Much of what I learn cannot be included in a portrait; perhaps you would not see it from the portrait’s view. But I need to know the rationale for the booms being without sails on that schooner. The small portrait shown is of a halibut “schooner”. The sails were rarely used, and the booms served as cargo and fish booms. But going into that project I did not know that until research confirmed it.

So it’s a voyage of discovery.
On a boat or ship, there is seldom a random item. Instead, it all serves a purpose. Ships are purposeful. There is little unaccounted for, and its portrait should reflect that.


It’s amazing what a couple of years’ perspective can do for images of the ordinary. At one phase of life, what had been extraordinary was prosaic only a few years later.

While I lived in Maine, there was a certain prosaism to life. Maintain the Cap’ns boat, live in the Cove, work at Spinney’s Boatyard. Individually parts were appealing. As though being normal was akin to getting enough fiber with your morning cereal or an abundance of vegetables in your diet.
A few years later, regular was paying student loans, sailing in the Charles River, and having enough money to keep a beater of a car on the road.
Within a few years, this had changed as well.

One night I was in my cups and wondering whether I was drifting. I felt that I had reached one of those existential plateaus. I had to move on, or I’d forever stay where I was. So, having no place else to turn, I sat down next to my cat. Now my cat Clancy ( AKA the Grey Menace) was reluctant to offer advice, being I usually didn’t accept advice he had to offer. Some of his stuff was pretty far out: using your tongue for cleaning and such like that.
But I was desperate. So against Clancy’s better judgment, he told me that normal and satisfactory boiled down to basics: enough filet mignon, a comfortable place to sleep, and nip. He then added that a regular supply of O negative blood was a bonus. He then bit me and cleaned the blood off his paws, claiming that was his professional fee for a consultation.

The following day I woke and remembered the bite and the conversation. The Menace was studiously ignoring me for a sunny spot to bask in. His very pose seemed to suggest the veracity of his advice. I wondered if I should check into the hospital for a mental health check just for considering a drunken conversation with a cat for life advice. He offered me a pitying look that seemed to say, ” Don’t say I offered bad advice later on!”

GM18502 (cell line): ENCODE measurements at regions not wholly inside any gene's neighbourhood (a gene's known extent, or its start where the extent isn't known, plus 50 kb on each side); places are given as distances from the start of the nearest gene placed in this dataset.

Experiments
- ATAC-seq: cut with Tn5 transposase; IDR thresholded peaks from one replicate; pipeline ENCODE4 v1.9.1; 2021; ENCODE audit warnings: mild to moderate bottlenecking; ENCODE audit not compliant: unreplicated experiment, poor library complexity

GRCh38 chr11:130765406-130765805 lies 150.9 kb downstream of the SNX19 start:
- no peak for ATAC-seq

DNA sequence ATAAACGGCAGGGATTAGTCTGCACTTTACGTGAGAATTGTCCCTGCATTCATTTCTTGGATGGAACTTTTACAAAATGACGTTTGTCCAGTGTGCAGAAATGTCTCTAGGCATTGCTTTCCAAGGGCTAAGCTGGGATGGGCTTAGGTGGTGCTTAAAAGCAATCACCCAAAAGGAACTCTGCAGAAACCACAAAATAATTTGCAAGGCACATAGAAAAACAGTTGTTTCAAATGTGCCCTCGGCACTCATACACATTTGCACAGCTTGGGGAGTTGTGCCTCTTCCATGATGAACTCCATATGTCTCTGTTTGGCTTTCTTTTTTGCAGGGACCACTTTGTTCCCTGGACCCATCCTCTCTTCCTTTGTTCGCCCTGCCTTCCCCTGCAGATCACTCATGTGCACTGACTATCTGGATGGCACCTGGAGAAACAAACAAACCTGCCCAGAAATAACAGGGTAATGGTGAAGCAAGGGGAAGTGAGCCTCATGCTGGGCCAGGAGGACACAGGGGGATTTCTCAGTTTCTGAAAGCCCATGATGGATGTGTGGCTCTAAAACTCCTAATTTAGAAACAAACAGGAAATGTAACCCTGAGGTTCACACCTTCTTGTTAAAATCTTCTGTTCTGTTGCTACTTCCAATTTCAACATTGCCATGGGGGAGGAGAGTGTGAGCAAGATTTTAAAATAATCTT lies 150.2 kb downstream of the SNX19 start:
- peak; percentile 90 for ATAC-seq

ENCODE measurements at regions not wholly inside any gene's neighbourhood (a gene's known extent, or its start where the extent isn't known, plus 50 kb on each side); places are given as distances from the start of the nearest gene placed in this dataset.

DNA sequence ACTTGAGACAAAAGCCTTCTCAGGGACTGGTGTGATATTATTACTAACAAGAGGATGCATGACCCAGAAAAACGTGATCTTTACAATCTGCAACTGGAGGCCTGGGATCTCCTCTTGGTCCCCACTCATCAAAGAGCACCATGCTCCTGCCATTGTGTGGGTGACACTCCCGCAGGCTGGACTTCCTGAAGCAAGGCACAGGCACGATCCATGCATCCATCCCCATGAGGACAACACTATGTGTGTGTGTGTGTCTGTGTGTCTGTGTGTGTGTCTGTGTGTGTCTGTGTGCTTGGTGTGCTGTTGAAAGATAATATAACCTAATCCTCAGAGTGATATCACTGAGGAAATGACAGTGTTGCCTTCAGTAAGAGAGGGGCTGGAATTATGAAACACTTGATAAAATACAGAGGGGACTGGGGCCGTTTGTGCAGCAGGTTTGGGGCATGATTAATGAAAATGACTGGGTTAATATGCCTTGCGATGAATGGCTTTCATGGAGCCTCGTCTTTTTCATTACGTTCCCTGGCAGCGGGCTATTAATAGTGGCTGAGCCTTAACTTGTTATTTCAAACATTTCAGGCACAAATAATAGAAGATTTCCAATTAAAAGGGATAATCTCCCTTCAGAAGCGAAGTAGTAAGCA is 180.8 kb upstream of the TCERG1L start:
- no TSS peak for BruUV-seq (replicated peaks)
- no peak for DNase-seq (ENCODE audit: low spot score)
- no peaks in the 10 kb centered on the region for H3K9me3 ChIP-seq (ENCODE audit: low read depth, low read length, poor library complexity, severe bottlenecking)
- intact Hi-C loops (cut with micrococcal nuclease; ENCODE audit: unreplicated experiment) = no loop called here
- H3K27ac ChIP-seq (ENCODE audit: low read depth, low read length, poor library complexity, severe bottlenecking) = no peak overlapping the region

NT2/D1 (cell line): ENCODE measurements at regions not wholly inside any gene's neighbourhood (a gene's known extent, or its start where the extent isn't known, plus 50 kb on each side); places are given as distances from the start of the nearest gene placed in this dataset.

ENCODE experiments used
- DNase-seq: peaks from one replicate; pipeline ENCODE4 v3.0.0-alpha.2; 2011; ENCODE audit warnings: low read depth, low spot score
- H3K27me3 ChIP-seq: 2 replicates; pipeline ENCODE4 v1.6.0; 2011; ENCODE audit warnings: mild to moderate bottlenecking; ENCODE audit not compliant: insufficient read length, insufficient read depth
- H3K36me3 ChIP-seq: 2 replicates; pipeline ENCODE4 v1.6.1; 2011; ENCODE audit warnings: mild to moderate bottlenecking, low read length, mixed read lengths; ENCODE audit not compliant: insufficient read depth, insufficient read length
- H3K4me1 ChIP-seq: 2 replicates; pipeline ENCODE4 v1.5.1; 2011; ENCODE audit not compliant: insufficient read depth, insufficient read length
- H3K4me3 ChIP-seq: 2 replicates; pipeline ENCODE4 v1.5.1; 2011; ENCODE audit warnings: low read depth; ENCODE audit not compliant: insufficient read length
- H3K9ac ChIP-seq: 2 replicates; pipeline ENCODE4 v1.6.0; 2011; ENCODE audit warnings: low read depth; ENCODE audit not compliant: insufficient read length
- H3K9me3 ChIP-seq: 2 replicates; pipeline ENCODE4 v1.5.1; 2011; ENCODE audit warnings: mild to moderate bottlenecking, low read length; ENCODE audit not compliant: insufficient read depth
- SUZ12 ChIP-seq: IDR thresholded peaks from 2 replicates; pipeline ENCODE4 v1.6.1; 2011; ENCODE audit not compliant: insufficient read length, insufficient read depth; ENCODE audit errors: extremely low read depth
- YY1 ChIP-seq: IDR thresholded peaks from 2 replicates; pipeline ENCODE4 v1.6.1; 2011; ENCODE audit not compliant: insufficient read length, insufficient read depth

Over the years, I realized that there was a sort of minimalist sense to his advice, basics that provide shelter, comfort, food, a modicum of pleasure were fundamental. From there, you could build. Normal did not mean ideal or luxurious. Those were aspirational, and once you had the basics, you could work on those.

But his insistence on the O negative blood? There’s about as much chance of that as an enchanted snowfall in July. Yuck.


The world of woodworking is full of handbooks, videos, manuals, and magazines that aver to show you the best way to do things.
Full disclosure time, my woodworking library has more than a handful of these in it. But it’s essential to be selective in your choice. If you are not careful, all you’ll be doing is allowing a publisher to separate you from the cha-ching in your bank account.

I advise sticking to texts that teach fundamental techniques rather than those which spout about twenty-five beautiful projects for the woodcarver.

Here’s my rationale. Unless those twenty-five projects advance your skills, they are of little use to your mastery. Also, projects can be traps if they are not presented with skill-building techniques. Cut here, file there, and paint this color gives you a chickadee or a Santa, but not skills related to carving other things as well. It’s a paint-by-the-numbers approach to craft. And as a result, any long-term value is lacking. So it’s my view that projects are a means to increase mastery, not an end in themselves.

If you’ve read my blog for a while, you might know that my 19th-century craft masters were users of patterns. But patterns are just the beginning point for a carver. I completed a dozen eagles from one basic pattern. Only the last looked anything like the master from which I carved it.